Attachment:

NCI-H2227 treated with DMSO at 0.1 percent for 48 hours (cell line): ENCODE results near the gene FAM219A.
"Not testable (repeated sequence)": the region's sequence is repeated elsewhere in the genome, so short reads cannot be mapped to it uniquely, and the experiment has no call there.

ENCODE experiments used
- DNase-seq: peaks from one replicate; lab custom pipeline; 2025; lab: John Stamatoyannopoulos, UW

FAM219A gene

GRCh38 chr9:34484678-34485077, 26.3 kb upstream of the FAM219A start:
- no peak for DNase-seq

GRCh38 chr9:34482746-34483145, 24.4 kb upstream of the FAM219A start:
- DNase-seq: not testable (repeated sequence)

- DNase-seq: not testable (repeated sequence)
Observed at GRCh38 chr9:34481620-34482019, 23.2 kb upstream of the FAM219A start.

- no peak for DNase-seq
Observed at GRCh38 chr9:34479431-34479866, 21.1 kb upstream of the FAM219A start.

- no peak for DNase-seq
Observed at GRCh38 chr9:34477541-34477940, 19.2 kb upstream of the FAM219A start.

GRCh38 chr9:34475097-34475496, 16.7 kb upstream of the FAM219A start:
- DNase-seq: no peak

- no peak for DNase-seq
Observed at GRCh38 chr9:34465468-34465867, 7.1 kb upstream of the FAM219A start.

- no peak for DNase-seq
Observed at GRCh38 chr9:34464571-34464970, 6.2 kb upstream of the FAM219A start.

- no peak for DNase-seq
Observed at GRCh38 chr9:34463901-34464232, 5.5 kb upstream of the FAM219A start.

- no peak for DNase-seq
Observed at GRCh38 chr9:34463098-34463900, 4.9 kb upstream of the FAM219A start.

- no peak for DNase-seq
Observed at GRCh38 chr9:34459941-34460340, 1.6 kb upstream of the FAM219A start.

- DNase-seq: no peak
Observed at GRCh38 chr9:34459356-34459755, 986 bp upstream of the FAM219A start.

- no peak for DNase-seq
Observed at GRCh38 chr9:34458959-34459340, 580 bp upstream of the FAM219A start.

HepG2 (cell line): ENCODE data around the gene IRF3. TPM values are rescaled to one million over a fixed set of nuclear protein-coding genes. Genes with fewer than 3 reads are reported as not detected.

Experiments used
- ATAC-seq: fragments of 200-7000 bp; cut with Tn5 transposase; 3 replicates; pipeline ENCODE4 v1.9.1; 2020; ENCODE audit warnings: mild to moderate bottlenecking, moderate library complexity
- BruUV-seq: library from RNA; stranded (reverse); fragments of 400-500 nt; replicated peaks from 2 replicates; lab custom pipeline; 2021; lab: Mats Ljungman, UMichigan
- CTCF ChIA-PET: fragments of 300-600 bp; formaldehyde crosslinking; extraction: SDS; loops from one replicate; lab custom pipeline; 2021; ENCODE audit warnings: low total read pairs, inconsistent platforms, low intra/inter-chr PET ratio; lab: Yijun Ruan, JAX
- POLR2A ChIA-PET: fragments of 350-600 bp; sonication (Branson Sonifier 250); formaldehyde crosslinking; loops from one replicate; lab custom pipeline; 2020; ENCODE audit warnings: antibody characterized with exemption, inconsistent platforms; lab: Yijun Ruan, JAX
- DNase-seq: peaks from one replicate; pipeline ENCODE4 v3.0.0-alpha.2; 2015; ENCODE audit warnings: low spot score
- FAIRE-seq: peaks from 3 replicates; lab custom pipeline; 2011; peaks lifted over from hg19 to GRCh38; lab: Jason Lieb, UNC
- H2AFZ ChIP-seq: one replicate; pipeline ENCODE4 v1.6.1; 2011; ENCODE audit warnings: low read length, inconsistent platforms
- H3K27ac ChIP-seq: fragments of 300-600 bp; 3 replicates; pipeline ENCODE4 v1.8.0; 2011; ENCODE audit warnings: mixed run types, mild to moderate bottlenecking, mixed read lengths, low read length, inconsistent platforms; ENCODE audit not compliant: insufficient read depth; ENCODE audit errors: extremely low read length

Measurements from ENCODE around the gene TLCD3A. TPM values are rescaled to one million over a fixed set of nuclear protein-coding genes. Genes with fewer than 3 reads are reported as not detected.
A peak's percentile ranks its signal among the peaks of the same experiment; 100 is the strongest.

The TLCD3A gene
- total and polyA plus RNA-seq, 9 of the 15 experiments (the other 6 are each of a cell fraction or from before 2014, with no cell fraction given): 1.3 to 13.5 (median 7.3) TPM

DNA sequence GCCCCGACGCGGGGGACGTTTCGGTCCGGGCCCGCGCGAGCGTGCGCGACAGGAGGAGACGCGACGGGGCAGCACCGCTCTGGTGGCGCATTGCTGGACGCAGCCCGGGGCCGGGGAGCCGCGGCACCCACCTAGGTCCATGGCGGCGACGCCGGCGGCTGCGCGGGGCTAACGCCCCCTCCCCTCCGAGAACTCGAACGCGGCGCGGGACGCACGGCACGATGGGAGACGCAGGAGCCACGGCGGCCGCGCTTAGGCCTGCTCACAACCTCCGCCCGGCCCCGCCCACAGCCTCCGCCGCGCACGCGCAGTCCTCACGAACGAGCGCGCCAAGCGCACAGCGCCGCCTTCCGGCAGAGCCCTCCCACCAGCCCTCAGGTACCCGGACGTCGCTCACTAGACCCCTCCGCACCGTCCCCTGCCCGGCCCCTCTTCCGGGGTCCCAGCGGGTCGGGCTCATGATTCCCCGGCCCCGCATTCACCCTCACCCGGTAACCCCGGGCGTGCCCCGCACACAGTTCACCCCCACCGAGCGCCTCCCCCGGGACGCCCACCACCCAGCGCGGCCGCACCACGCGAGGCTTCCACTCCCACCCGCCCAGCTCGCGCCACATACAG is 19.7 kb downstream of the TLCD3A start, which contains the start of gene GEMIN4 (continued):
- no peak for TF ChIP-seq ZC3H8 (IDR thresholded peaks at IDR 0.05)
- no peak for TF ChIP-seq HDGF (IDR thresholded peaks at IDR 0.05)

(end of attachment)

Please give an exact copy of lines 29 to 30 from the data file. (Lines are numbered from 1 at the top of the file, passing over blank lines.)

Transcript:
Observed at GRCh38 chr9:34459356-34459755, 986 bp upstream of the FAM219A start.

- no peak for DNase-seq